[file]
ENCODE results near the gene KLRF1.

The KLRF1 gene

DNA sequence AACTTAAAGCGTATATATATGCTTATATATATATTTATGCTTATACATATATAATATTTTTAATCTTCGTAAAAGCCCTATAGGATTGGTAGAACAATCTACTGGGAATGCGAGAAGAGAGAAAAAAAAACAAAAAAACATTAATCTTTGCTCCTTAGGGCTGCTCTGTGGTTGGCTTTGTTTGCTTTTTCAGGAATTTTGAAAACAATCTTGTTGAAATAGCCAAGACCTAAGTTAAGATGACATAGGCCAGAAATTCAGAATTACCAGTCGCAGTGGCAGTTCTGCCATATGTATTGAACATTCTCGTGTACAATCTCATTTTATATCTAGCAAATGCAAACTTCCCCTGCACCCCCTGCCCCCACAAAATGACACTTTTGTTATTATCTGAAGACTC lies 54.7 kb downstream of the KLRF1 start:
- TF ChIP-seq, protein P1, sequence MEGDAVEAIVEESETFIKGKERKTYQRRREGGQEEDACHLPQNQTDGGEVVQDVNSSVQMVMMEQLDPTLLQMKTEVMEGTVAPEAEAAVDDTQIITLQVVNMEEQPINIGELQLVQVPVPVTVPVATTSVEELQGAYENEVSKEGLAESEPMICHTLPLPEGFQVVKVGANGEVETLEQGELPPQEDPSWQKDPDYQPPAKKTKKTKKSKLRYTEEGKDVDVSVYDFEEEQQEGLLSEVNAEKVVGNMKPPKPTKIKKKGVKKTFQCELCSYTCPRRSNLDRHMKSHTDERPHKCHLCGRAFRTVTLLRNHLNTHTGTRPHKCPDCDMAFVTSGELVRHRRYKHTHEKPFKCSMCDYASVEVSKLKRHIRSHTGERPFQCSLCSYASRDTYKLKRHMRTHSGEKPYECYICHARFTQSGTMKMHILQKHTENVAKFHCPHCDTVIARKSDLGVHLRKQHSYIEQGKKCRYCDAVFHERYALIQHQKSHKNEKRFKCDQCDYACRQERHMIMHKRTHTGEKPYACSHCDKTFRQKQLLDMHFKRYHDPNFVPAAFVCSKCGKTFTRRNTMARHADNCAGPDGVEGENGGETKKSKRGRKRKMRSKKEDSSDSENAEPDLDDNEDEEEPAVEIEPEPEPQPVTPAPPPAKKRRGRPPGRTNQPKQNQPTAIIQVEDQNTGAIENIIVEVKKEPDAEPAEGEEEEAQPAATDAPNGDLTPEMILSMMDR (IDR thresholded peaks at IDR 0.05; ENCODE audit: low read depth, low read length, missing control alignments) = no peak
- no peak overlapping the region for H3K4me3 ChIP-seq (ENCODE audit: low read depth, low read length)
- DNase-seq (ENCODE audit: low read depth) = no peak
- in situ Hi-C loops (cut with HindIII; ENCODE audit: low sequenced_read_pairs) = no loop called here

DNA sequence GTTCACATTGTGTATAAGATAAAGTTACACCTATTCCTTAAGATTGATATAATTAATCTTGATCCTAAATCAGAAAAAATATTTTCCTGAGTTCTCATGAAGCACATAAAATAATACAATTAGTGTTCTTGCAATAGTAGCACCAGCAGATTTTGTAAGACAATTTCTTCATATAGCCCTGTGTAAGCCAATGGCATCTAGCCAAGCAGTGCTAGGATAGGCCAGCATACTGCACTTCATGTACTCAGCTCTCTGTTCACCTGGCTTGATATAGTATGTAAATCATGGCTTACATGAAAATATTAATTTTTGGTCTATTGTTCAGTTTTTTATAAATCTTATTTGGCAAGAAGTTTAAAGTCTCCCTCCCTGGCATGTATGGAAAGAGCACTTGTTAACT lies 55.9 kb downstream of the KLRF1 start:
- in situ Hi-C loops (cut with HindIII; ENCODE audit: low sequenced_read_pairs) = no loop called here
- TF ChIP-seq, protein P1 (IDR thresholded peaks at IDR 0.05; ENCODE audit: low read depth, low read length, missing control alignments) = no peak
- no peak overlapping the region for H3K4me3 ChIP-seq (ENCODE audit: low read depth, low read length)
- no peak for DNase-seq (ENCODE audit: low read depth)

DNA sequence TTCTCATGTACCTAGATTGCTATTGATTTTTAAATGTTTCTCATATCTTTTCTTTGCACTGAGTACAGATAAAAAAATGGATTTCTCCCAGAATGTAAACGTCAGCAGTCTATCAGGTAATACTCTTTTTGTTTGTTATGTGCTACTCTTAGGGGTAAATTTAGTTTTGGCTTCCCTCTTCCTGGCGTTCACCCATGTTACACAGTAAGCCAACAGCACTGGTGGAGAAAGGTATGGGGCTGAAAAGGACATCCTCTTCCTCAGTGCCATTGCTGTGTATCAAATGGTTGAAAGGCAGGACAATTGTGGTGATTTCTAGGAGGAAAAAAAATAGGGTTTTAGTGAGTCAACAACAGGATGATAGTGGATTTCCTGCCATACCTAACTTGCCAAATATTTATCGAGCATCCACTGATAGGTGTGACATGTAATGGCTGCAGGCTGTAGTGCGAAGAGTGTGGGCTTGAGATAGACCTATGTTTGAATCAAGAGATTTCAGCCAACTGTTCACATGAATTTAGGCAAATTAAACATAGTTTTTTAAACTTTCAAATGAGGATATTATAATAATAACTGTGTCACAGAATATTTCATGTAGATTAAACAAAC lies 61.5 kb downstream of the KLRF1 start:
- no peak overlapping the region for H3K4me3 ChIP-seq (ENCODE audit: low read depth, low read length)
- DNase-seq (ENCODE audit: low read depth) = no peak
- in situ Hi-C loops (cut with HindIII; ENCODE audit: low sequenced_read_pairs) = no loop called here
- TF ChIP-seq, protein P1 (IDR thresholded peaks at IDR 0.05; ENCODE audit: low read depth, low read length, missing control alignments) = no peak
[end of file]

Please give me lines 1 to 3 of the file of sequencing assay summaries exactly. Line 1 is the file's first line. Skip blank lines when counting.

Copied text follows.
ENCODE results near the gene KLRF1.

The KLRF1 gene

DNA sequence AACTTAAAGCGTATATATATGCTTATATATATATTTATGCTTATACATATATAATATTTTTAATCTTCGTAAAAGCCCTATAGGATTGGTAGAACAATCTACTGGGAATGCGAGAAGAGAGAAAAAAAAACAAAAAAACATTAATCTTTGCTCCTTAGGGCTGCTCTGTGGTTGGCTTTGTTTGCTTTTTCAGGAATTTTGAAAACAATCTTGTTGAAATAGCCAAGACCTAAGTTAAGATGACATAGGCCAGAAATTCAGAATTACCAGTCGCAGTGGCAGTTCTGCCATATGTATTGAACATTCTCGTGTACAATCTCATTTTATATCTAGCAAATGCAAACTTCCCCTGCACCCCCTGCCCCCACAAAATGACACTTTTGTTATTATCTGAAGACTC lies 54.7 kb downstream of the KLRF1 start: